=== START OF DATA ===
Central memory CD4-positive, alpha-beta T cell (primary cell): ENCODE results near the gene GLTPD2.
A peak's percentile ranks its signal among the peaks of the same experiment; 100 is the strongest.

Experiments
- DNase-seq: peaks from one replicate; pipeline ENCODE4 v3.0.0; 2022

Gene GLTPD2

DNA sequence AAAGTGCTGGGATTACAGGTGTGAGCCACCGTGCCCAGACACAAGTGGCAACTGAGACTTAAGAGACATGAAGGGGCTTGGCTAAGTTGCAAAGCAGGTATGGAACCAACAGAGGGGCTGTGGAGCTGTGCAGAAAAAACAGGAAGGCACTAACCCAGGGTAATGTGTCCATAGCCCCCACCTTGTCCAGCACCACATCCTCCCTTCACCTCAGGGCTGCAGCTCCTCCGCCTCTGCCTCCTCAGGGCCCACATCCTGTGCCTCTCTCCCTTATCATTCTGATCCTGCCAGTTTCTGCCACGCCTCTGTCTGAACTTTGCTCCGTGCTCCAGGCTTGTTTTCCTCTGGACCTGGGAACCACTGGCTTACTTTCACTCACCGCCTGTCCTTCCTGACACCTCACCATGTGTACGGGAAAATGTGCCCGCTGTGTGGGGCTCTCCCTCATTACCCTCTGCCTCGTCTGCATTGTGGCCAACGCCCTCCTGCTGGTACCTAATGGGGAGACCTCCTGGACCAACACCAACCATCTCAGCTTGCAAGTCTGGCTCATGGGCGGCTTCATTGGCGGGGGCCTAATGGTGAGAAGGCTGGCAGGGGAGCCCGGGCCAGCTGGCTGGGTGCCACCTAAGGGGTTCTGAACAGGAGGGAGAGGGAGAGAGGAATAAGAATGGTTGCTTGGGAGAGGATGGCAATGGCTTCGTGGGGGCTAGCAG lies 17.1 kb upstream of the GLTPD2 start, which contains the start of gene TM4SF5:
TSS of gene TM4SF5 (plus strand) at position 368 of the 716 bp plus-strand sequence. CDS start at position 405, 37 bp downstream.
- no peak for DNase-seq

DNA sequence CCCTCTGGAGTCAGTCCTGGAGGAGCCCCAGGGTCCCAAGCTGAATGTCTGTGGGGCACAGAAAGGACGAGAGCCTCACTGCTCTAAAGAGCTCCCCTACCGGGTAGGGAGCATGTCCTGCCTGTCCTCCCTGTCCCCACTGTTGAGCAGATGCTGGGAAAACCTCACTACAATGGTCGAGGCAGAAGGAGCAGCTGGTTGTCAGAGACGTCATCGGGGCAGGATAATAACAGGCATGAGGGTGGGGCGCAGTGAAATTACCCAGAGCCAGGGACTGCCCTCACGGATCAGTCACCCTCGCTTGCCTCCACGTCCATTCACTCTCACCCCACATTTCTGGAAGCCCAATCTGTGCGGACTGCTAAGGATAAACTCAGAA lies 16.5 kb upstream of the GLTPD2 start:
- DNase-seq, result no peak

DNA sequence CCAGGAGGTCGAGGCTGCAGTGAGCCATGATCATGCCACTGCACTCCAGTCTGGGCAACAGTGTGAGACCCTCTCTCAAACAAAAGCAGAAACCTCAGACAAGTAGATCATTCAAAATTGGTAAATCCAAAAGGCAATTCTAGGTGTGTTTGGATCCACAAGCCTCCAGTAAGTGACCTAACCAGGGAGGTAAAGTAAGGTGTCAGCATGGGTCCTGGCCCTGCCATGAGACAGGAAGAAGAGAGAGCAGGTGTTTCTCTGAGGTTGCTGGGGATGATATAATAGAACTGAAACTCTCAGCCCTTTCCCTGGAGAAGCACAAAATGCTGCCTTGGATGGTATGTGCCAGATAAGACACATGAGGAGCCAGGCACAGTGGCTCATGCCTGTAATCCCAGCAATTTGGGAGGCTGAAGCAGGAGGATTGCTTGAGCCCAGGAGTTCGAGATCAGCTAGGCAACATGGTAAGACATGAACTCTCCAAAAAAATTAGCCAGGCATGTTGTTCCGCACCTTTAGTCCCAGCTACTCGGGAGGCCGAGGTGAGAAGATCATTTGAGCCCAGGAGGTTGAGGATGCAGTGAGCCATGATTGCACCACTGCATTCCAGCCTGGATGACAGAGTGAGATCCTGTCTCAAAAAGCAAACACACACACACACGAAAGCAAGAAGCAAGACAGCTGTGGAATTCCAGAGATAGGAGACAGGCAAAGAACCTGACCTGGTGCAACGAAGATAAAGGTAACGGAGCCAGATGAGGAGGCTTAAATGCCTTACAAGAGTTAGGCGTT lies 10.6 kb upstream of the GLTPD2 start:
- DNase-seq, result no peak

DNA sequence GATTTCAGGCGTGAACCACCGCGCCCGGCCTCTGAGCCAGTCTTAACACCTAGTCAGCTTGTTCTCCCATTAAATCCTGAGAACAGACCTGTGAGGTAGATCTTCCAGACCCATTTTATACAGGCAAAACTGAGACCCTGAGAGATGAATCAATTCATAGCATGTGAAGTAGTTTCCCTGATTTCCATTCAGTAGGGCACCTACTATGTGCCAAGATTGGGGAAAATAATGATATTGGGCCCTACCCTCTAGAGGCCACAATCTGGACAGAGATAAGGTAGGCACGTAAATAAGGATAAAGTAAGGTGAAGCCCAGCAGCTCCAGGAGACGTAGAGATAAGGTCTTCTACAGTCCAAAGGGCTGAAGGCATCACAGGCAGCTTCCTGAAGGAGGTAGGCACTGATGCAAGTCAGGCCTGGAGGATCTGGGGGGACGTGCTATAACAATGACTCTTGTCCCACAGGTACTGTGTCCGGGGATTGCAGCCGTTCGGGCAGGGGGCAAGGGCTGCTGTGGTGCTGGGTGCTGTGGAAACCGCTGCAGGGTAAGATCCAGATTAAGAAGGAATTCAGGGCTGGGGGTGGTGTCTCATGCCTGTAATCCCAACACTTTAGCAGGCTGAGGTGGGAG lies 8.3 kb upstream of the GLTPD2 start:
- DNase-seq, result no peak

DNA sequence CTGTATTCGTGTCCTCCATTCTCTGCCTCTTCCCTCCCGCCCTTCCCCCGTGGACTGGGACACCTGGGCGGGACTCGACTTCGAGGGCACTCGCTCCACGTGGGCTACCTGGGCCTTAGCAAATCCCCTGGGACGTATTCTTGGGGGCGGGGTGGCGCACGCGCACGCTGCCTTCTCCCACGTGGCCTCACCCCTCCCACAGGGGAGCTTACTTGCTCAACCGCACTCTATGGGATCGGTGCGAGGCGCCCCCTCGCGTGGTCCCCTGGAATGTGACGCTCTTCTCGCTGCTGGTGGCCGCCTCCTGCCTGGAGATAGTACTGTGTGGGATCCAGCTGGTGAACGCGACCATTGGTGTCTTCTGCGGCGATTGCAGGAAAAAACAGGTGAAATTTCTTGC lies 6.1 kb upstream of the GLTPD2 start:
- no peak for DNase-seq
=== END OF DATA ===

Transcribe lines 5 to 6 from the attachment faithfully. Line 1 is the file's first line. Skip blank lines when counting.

Gene GLTPD2

DNA sequence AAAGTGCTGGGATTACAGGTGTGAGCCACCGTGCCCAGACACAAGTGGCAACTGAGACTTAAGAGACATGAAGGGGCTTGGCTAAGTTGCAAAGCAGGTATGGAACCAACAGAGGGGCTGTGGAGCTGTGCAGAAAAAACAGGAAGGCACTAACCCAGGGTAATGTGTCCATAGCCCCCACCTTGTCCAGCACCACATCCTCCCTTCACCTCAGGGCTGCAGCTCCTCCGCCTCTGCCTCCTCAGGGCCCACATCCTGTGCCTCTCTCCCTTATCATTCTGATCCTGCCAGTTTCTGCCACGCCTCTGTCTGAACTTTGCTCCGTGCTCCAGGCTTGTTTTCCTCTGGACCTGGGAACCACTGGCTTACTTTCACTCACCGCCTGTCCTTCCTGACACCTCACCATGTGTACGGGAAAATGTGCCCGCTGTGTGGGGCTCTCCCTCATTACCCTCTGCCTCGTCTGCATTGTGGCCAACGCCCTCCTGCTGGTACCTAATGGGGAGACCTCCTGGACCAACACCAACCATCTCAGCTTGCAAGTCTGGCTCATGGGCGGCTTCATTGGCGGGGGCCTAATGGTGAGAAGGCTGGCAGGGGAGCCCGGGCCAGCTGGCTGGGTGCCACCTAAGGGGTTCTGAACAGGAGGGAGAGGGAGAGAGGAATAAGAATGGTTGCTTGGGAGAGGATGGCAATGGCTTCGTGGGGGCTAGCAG lies 17.1 kb upstream of the GLTPD2 start, which contains the start of gene TM4SF5: